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We can all agree that this mess of devices glued to the dashboard do not represent the future. (Michael Falco For The Globe and Mail)
We can all agree that this mess of devices glued to the dashboard do not represent the future. (Michael Falco For The Globe and Mail)

Analysis

Would an iCar be all that revolutionary? Add to ...

In recent days we’ve seen a lot of chatter about the merging of smartphone and automobile, an idea that will see many folks reflexively hit the “No” button.

First, there are reports that Apple Inc.’s upcoming iOS 7 will allow auto makers to plug-in more phone features to their vehicles. On its face, ho-hum: ports and Bluetooth connectors that control music features and hands-free calling on smartphones have been around for years; no one exploded with glee when GM began pumping a button on the wheel that lets you access Siri hands free for an upcoming Chevy; what else is there?

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The new features are reputed to take advantage of the embedded console screens many new vehicles are shipping with, for such uses as a takeover by Apple Maps for its turn-by-turn directions. While folks who tuned out after the initial Apple Maps fiasco (bad data, crappy search, bad directions) may be horrified at the idea, this isn’t the worst thing in the world. Certainly, if Apple is capable of doing this, Google’s Android is right behind, and who knows, maybe even Microsoft.

But for Bloomberg contributor and tech investor/entrepeneur Chamath Palihapitiya, this is all weak sauce. He thinks Apple should build its own car, not just make apps and connections with other auto makers. He bemoans Apple’s alleged post-Steve-Jobs lack of vision and ties up CEO Tim Cook’s latest financial moves into his gripe: “I for one would buy an iCar. Too bad Apple would rather sell me a watch. Or a bond.”

He even suggests a sort of reverse re-invention fix, where Apple would buy the electric sports-car company Tesla, and appoint its Tony-Starkish CEO Elon Musk to lead the combined entity. Presumably, Mr. Musk’s space fascination would come along for the ride, and at a decent interval we could tell Siri to load the iCar into our iRocket and blast off for a race on the surface of the moon.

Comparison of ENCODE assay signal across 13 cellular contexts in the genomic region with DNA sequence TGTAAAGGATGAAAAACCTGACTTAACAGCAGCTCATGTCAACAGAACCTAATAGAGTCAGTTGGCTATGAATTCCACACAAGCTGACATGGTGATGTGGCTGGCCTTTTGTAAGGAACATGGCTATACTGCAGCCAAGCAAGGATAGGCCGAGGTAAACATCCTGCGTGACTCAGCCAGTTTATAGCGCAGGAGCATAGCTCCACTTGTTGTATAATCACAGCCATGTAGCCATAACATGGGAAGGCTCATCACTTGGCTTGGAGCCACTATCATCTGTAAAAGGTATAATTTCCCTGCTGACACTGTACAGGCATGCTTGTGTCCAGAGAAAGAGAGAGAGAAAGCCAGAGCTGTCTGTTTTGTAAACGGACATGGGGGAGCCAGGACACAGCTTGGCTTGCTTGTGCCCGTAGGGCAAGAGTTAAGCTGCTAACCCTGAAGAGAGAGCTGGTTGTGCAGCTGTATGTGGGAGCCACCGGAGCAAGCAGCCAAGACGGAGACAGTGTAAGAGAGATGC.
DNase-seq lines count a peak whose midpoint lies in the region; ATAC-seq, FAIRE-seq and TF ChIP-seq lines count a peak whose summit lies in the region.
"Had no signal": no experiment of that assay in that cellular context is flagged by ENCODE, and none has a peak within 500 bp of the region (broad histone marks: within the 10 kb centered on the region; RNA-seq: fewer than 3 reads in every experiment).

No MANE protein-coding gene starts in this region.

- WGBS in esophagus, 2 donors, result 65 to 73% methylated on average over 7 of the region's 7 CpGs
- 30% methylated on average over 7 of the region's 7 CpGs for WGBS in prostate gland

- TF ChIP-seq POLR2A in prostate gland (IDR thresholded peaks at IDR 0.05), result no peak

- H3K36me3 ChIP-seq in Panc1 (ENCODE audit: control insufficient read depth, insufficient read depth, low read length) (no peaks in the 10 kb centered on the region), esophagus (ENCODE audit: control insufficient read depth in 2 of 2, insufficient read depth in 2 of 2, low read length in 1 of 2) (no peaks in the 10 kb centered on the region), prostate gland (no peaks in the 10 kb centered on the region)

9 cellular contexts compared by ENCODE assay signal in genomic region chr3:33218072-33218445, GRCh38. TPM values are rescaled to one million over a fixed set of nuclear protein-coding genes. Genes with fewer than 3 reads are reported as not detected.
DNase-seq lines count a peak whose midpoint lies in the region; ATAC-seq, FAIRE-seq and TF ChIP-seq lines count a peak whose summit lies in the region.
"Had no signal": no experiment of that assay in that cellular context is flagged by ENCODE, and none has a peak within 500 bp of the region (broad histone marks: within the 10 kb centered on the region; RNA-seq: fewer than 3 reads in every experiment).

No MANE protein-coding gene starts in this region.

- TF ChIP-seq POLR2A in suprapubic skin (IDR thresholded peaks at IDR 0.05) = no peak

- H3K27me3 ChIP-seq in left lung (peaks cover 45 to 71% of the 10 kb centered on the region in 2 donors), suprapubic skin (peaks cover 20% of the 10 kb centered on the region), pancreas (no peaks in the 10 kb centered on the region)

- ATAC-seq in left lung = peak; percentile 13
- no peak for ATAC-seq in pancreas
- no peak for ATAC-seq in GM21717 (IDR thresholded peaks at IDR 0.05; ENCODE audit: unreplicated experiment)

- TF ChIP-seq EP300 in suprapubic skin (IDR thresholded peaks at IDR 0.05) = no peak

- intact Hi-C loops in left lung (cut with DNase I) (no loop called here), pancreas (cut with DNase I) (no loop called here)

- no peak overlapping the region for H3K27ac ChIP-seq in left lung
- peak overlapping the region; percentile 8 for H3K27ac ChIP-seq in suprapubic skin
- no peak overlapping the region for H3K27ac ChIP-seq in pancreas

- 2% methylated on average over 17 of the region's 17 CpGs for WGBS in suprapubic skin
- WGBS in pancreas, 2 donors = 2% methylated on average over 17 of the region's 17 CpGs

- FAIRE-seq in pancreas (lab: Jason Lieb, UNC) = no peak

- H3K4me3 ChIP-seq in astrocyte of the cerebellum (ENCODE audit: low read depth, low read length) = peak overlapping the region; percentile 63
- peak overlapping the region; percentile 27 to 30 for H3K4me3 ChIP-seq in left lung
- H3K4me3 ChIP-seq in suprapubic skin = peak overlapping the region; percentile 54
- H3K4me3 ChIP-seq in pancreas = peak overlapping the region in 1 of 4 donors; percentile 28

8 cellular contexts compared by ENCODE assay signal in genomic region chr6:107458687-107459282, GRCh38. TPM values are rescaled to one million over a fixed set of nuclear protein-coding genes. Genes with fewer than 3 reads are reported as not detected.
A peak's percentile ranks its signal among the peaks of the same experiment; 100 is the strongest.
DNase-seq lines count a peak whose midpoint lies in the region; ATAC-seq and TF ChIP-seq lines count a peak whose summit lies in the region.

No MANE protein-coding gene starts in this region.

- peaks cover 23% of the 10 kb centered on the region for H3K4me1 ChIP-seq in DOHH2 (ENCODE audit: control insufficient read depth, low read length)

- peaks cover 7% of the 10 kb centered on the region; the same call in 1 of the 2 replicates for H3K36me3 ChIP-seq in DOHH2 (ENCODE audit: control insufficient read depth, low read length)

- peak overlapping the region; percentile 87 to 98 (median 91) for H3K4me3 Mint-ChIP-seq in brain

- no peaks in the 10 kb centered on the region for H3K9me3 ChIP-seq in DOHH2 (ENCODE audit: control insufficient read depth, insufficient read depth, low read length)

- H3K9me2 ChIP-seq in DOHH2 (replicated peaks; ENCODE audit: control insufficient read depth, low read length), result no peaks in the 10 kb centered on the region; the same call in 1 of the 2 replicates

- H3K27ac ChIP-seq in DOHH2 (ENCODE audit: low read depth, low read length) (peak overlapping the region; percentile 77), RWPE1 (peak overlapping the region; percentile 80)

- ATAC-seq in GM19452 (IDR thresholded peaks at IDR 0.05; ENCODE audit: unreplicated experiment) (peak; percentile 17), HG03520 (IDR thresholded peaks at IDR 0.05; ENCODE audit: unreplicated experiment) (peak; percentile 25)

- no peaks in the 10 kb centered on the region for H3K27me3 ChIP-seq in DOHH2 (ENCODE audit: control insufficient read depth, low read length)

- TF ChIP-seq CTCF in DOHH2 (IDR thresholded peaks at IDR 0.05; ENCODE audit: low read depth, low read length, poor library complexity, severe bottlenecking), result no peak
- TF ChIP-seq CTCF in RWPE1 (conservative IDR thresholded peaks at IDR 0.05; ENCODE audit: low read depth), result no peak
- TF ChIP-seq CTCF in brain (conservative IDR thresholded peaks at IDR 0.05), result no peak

But I digress. Mr. Palihapitiya isn’t alone in thinking that a convergence of cars and personal computing tech is at hand. Peter Nowak, writing in Canadian Business, found we’ve already run into a rather mundane concern at the centre of the car-phone melding point: How do you pay for a data plan for your minivan?

He spoke to Sebastien Marineau-Mes, who came from the in-car computing system subsidiary QNX to become Research In Motion’s senior vice-president of software, about whether we’ll be swapping SIM cards into the dashboard of future vehicles, or if we can just build the cost of a wireless plan into the lot price of your new Honda or Ford. Either way, things are fairly advanced if what we’re left to worry about is billing.

A smartphone on wheels would be a change in the way we drive, but is it really a revolution?

I feel compelled to point out that all these iCar futurists are really talking about is adding existing communication, navigation and data managing features to cars. What they are not doing is suggesting a competing program to the true innovator in the personal transportation space: Google’s self-driving car program.

If Google gets it right, then we won’t have to worry about hands-free features and distracting in-console screens -- the car will take care of that tedious commute home or trip to Grandma’s house ... leaving your hands free to futz with your iPhone.

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